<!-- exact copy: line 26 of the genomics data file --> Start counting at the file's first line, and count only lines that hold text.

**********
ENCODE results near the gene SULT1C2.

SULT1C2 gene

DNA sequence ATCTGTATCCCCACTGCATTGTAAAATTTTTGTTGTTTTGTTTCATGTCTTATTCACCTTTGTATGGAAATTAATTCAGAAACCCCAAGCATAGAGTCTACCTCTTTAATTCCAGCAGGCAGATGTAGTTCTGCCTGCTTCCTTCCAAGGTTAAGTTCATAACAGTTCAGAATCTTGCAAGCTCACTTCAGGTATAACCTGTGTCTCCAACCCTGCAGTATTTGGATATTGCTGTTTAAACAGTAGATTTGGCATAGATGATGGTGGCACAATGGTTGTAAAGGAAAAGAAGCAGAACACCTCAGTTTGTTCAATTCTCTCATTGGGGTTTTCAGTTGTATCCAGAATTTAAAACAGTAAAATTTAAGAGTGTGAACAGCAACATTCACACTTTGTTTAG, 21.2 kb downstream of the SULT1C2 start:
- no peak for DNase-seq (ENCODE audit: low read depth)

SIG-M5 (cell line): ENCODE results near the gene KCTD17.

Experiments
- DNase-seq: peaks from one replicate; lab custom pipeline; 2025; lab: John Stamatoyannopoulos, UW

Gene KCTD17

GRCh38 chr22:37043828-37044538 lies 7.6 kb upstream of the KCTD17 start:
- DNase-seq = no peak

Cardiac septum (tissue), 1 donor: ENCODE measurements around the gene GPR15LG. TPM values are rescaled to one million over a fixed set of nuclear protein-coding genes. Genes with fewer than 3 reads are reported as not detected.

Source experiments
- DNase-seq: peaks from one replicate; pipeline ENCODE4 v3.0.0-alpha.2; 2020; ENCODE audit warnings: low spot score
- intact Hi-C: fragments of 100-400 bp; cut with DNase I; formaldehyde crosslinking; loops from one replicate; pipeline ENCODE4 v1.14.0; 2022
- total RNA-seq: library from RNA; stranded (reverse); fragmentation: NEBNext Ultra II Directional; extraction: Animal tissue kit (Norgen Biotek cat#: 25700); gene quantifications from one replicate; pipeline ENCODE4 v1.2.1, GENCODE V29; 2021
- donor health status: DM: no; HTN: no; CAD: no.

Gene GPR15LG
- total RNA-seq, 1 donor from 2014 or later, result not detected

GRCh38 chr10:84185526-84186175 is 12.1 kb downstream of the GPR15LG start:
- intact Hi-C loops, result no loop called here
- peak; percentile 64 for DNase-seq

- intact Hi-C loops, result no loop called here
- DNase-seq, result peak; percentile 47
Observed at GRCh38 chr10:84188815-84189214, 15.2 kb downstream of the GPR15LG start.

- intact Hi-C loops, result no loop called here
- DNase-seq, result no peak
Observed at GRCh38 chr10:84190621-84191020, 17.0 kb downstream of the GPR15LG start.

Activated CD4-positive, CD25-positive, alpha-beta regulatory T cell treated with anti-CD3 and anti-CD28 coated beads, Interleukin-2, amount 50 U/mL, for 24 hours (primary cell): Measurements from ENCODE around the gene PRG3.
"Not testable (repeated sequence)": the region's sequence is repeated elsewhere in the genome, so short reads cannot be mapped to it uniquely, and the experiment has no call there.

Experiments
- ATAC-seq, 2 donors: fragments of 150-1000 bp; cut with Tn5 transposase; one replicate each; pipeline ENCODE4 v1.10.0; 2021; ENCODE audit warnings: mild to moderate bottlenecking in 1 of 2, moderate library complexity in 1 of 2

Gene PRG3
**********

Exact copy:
- DNase-seq, result no peak